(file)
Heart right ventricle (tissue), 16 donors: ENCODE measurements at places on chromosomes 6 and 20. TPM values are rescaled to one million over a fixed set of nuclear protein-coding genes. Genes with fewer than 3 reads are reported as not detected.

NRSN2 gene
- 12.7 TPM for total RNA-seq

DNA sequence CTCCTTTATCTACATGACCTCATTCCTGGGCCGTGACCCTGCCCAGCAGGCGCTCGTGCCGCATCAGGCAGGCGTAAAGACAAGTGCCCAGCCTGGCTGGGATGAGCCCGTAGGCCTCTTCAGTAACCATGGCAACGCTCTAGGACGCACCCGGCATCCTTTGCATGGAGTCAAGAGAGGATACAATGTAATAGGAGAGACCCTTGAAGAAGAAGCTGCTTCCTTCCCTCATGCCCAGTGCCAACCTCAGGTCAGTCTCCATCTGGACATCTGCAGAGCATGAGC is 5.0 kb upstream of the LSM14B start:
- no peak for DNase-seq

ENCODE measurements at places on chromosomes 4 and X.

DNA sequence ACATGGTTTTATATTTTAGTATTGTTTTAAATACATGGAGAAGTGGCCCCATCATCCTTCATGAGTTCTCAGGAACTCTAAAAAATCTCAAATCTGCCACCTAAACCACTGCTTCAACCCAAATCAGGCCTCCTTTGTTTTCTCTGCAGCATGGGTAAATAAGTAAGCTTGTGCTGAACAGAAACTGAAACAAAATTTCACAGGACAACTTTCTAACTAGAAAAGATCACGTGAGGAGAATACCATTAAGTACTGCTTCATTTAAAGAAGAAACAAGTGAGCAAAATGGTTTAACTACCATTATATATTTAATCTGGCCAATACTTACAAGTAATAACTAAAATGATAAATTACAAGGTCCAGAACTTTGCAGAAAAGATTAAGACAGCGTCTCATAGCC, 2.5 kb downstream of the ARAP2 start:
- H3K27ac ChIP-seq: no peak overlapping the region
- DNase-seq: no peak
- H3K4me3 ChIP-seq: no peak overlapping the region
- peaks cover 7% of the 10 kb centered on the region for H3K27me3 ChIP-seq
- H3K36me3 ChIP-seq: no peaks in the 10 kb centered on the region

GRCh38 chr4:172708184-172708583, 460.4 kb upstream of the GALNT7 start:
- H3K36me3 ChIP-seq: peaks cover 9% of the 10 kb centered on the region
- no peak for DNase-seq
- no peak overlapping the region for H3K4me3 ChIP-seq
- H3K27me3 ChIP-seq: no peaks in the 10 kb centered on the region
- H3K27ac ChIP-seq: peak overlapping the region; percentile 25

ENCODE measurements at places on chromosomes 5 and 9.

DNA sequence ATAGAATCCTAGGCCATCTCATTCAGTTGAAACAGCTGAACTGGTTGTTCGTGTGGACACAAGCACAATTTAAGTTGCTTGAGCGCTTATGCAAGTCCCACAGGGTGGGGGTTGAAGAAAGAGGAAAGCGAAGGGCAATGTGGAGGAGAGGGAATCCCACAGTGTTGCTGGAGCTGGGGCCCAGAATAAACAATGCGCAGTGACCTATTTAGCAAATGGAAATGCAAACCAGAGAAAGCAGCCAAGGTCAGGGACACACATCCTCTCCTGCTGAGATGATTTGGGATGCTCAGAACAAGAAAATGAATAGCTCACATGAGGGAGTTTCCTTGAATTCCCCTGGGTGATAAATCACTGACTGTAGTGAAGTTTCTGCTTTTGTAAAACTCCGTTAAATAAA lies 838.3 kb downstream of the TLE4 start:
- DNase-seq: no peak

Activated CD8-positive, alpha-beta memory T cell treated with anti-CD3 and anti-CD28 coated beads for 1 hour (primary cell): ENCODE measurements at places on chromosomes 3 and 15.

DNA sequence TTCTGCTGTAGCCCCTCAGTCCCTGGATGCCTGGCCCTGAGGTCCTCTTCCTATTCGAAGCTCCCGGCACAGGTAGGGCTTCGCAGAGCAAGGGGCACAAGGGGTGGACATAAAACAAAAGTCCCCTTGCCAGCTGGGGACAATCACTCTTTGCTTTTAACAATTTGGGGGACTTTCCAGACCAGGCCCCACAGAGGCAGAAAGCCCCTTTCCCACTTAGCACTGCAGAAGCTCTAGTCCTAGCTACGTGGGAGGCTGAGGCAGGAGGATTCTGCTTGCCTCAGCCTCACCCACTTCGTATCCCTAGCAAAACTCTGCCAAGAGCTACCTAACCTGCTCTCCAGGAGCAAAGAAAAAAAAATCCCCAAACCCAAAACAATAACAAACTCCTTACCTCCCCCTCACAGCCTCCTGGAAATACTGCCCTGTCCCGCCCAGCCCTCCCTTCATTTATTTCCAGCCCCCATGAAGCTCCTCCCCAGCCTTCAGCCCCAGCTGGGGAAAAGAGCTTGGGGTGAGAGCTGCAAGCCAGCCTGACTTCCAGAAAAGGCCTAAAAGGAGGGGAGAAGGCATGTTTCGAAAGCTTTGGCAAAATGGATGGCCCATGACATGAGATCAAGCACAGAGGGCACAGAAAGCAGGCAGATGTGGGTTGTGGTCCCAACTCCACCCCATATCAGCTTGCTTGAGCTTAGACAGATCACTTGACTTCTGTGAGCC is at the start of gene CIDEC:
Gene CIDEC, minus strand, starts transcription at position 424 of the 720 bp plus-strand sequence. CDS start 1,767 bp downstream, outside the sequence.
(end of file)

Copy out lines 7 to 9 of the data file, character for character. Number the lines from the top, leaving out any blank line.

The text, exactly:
DNA sequence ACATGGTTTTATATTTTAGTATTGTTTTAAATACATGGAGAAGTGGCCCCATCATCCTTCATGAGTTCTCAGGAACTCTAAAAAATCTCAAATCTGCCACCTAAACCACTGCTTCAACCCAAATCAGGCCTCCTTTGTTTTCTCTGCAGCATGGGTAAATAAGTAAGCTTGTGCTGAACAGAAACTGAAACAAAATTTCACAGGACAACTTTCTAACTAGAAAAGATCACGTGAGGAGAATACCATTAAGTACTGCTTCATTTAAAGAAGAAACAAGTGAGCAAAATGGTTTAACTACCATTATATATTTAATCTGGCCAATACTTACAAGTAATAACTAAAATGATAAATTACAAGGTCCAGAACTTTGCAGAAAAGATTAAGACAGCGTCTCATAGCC, 2.5 kb downstream of the ARAP2 start:
- H3K27ac ChIP-seq: no peak overlapping the region
- DNase-seq: no peak